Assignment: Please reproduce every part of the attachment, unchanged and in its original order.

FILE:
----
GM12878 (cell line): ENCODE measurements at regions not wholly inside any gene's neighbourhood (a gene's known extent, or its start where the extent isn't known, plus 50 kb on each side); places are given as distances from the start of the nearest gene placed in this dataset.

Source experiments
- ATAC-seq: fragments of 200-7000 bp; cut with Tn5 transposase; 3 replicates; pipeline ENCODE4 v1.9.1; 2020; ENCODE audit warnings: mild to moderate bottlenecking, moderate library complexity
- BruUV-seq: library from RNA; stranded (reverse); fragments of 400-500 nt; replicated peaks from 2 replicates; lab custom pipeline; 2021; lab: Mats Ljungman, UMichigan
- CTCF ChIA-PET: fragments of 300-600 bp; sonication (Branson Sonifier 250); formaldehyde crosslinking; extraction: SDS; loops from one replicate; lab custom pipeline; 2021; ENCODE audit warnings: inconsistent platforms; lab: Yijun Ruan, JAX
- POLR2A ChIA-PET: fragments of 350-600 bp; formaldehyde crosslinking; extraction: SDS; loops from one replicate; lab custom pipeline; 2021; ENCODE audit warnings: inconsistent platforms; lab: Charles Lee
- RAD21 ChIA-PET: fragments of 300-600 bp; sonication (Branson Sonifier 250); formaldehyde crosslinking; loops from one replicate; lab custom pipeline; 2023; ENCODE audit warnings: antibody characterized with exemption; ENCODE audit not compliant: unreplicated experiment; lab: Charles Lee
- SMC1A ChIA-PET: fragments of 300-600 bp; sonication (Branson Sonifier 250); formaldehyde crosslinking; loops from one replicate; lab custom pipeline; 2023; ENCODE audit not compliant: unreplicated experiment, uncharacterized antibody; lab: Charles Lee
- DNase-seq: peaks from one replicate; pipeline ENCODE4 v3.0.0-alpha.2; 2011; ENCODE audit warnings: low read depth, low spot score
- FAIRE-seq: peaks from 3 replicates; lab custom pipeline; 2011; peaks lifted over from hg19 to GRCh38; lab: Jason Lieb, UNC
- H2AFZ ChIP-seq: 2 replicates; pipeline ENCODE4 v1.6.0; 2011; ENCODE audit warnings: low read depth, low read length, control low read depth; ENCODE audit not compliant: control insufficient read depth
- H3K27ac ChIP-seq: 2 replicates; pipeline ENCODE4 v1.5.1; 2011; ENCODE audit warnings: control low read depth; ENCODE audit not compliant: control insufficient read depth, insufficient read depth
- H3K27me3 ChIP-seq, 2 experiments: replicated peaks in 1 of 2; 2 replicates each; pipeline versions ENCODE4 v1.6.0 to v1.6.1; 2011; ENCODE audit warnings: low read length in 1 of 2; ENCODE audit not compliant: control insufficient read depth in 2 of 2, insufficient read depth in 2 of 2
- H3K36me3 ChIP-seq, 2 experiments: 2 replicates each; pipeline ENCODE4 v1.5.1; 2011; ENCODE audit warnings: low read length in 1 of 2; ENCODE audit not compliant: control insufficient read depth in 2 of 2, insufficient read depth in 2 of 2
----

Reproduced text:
GM12878 (cell line): ENCODE measurements at regions not wholly inside any gene's neighbourhood (a gene's known extent, or its start where the extent isn't known, plus 50 kb on each side); places are given as distances from the start of the nearest gene placed in this dataset.

Source experiments
- ATAC-seq: fragments of 200-7000 bp; cut with Tn5 transposase; 3 replicates; pipeline ENCODE4 v1.9.1; 2020; ENCODE audit warnings: mild to moderate bottlenecking, moderate library complexity
- BruUV-seq: library from RNA; stranded (reverse); fragments of 400-500 nt; replicated peaks from 2 replicates; lab custom pipeline; 2021; lab: Mats Ljungman, UMichigan
- CTCF ChIA-PET: fragments of 300-600 bp; sonication (Branson Sonifier 250); formaldehyde crosslinking; extraction: SDS; loops from one replicate; lab custom pipeline; 2021; ENCODE audit warnings: inconsistent platforms; lab: Yijun Ruan, JAX
- POLR2A ChIA-PET: fragments of 350-600 bp; formaldehyde crosslinking; extraction: SDS; loops from one replicate; lab custom pipeline; 2021; ENCODE audit warnings: inconsistent platforms; lab: Charles Lee
- RAD21 ChIA-PET: fragments of 300-600 bp; sonication (Branson Sonifier 250); formaldehyde crosslinking; loops from one replicate; lab custom pipeline; 2023; ENCODE audit warnings: antibody characterized with exemption; ENCODE audit not compliant: unreplicated experiment; lab: Charles Lee
- SMC1A ChIA-PET: fragments of 300-600 bp; sonication (Branson Sonifier 250); formaldehyde crosslinking; loops from one replicate; lab custom pipeline; 2023; ENCODE audit not compliant: unreplicated experiment, uncharacterized antibody; lab: Charles Lee
- DNase-seq: peaks from one replicate; pipeline ENCODE4 v3.0.0-alpha.2; 2011; ENCODE audit warnings: low read depth, low spot score
- FAIRE-seq: peaks from 3 replicates; lab custom pipeline; 2011; peaks lifted over from hg19 to GRCh38; lab: Jason Lieb, UNC
- H2AFZ ChIP-seq: 2 replicates; pipeline ENCODE4 v1.6.0; 2011; ENCODE audit warnings: low read depth, low read length, control low read depth; ENCODE audit not compliant: control insufficient read depth
- H3K27ac ChIP-seq: 2 replicates; pipeline ENCODE4 v1.5.1; 2011; ENCODE audit warnings: control low read depth; ENCODE audit not compliant: control insufficient read depth, insufficient read depth
- H3K27me3 ChIP-seq, 2 experiments: replicated peaks in 1 of 2; 2 replicates each; pipeline versions ENCODE4 v1.6.0 to v1.6.1; 2011; ENCODE audit warnings: low read length in 1 of 2; ENCODE audit not compliant: control insufficient read depth in 2 of 2, insufficient read depth in 2 of 2
- H3K36me3 ChIP-seq, 2 experiments: 2 replicates each; pipeline ENCODE4 v1.5.1; 2011; ENCODE audit warnings: low read length in 1 of 2; ENCODE audit not compliant: control insufficient read depth in 2 of 2, insufficient read depth in 2 of 2